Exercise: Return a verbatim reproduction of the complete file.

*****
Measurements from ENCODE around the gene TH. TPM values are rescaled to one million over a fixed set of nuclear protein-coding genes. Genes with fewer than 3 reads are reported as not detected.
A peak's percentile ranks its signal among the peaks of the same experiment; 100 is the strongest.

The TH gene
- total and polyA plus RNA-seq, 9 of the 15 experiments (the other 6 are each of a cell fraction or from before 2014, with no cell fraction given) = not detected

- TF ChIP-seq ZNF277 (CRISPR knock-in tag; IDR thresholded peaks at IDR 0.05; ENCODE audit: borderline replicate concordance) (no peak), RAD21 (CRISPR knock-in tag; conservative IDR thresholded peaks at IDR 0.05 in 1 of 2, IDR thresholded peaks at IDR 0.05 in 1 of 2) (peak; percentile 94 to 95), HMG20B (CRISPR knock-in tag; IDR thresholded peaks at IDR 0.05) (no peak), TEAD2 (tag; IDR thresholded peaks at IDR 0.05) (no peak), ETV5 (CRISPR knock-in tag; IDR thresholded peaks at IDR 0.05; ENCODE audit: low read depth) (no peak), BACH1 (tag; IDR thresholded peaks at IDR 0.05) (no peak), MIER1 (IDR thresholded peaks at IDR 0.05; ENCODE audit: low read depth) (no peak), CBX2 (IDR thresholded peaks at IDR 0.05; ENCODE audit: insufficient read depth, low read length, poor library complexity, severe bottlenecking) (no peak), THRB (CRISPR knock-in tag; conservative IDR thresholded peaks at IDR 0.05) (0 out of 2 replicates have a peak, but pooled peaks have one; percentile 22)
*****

Measurements from ENCODE around the gene TH. TPM values are rescaled to one million over a fixed set of nuclear protein-coding genes. Genes with fewer than 3 reads are reported as not detected.
A peak's percentile ranks its signal among the peaks of the same experiment; 100 is the strongest.

The TH gene
- total and polyA plus RNA-seq, 9 of the 15 experiments (the other 6 are each of a cell fraction or from before 2014, with no cell fraction given) = not detected

- TF ChIP-seq ZNF277 (CRISPR knock-in tag; IDR thresholded peaks at IDR 0.05; ENCODE audit: borderline replicate concordance) (no peak), RAD21 (CRISPR knock-in tag; conservative IDR thresholded peaks at IDR 0.05 in 1 of 2, IDR thresholded peaks at IDR 0.05 in 1 of 2) (peak; percentile 94 to 95), HMG20B (CRISPR knock-in tag; IDR thresholded peaks at IDR 0.05) (no peak), TEAD2 (tag; IDR thresholded peaks at IDR 0.05) (no peak), ETV5 (CRISPR knock-in tag; IDR thresholded peaks at IDR 0.05; ENCODE audit: low read depth) (no peak), BACH1 (tag; IDR thresholded peaks at IDR 0.05) (no peak), MIER1 (IDR thresholded peaks at IDR 0.05; ENCODE audit: low read depth) (no peak), CBX2 (IDR thresholded peaks at IDR 0.05; ENCODE audit: insufficient read depth, low read length, poor library complexity, severe bottlenecking) (no peak), THRB (CRISPR knock-in tag; conservative IDR thresholded peaks at IDR 0.05) (0 out of 2 replicates have a peak, but pooled peaks have one; percentile 22)